With some of the remaining Ferdinands still intact, a grenadier battalion led by Major Steinwachs, stormed a Russian outpost near the village of Alexandrovka, overcoming the outer defenses by crushing them with their weight. But the Soviet soldiers did not panic, letting the roaring tanks rumble over their trenches, they then rose to deal with the surprised grenadiers advancing in their wake. Officers frantically radioed for more tanks to relieve the hapless troops, but when those arrived they came under fire from camouflaged anti-tank guns, which had carefully held their fire until the Germans came into range. By evening the attackers had not only suffered heavy losses, but were totally exhausted. During the first day of the offensive, German units had penetrated only a mere 8 kilometers into the outer Soviet defenses, already deeply enmeshed in close-in fighting, but much more was to face them, as they faced the maze of trenches and fortified bunkers of the follow-on positions.
The following day the Central Front under Rokossovsky launched a counterattack against the German 47 Panzer Corps. The Red Army attacked with the 2nd Tank Army and the 19Tank Corps. After vicious fighting, the Soviet counterattack was finally stopped by the Tiger tanks of the 505th Heavy Tank Battalion.
One of the survivors remembers the shock of his encounter with his first Tiger: “Without warning, there was a tremendous explosion and a myriad of sparks were shooting into the air. The tank in front of us had been hit the most fearsome 88mm gun! The result was shattering to watch. The T-34, regarded by us tankers as an invincible steel monster, started to burn furiously so near to us frightening the life out of me. Fire everywhere! Exploding shells! Some of my closest friends were in that stricken blazing hull. I kept shouting, “Bail out, you silly buggers!” However, there was no living sign of them and I realized then that the guys in that burning steel coffin were already dead. This was real war, nothing would save me from meeting the same fate within minutes, as the German steel giants came right at us. I tried to shout to the gunner to aim and fire but there was no response, he seemed shocked,- frozen stiff with fear. But we were lucky bastards. The German Tiger advanced and hidden probably by the smoking hull next to us, seemed to ignore us and drove on with clanking tracks, passing the smoking wreck, in which our comrades died only seconds earlier. Determined to move ahead and live for another day, I began to nudge the stricken tank out of the way so we could pass. But the war was far from over that morning, more was to come and it seemed that survival at Kursk was not in the cards”!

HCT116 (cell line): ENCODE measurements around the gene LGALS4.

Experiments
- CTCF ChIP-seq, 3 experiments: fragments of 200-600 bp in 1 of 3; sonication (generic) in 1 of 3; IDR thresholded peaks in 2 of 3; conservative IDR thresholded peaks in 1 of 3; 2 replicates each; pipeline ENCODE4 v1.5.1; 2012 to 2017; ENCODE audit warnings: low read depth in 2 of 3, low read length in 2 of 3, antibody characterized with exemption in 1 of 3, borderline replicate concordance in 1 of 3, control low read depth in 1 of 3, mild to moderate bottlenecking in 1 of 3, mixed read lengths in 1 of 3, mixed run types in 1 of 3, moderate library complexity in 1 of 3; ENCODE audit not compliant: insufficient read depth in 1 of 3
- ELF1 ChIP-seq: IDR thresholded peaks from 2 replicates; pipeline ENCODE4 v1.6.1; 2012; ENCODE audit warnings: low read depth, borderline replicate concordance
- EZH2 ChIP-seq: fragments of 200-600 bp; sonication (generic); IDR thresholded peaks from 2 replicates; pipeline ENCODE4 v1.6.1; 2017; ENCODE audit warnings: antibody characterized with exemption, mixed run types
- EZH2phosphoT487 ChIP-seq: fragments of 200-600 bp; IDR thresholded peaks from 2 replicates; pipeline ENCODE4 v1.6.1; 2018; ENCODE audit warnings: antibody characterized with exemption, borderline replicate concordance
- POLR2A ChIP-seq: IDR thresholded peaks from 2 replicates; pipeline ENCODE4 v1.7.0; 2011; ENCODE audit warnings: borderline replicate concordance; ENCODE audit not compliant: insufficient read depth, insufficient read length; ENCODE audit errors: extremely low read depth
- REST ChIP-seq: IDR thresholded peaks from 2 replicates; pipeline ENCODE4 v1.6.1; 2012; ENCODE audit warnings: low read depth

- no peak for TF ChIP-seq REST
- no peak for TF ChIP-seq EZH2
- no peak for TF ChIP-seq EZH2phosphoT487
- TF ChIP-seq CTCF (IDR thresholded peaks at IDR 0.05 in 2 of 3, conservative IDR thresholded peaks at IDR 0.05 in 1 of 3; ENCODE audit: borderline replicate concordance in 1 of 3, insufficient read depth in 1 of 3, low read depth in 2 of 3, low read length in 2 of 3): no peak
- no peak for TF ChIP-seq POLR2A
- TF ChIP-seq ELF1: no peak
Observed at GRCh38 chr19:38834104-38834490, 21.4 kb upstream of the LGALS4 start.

The next two days of the attack saw heavy fighting around the strong point of Ponyri (on the Orel–Kursk railway), which was one of the most heavily fortified positions in the northern sector. Both sides saw this area as a vital point. The Soviets had placed 70 anti-tank guns per kilometer in this region. Model paused to reorganize his units and renewed his attack with air support on 10 July, but the gains were small. Fresh Soviet formations had arrived to repel the German attacks and only limited penetrations were achieved. But as the German Panzer spearheads advanced towards the barren ridges of Ponyri Station, a Russian armada of nearly thousand armored fighting vehicles, tanks, self-self-propelled guns accompanied by massed infantry appeared with artillery firing over open sights at the German tanks.[/ismember]
The fight over the capture of this important vantage point reached its climax when the Germans stormed the fortified villages on a dominant hill. The savage fighting over the possession of the Hill continued for hours, culminating, when a Soviet force led by Colonel Teliakov’s 107 Tank Brigade fell into a well concealed Tiger ambush, which in minutes destroyed nearly half of the Russian force. The scene was horrifying, as tanks exploded, surviving crew members having extricated themselves from their burning hulks, frantically searched cover, only to be killed by the German grenadiers. But as evening fell, General Model’s attack had reached its deepest point and was stalled in front of heavy enemy fire from their multi-trench defensive position. Next day at dawn Rokossovsky, at last, launched his first massive strategic counter attack upon the Orel salient. It was a crucially decisive move that decided the fate of Model’s offensive ambitions.
- Part I: When Humans fought Steel while Steel clashed Steel
- Part II: The Soviet Defense in Depth: Creating Fortress Kursk
- Part III: The German Plan: Simple but Unrealistic to Succeed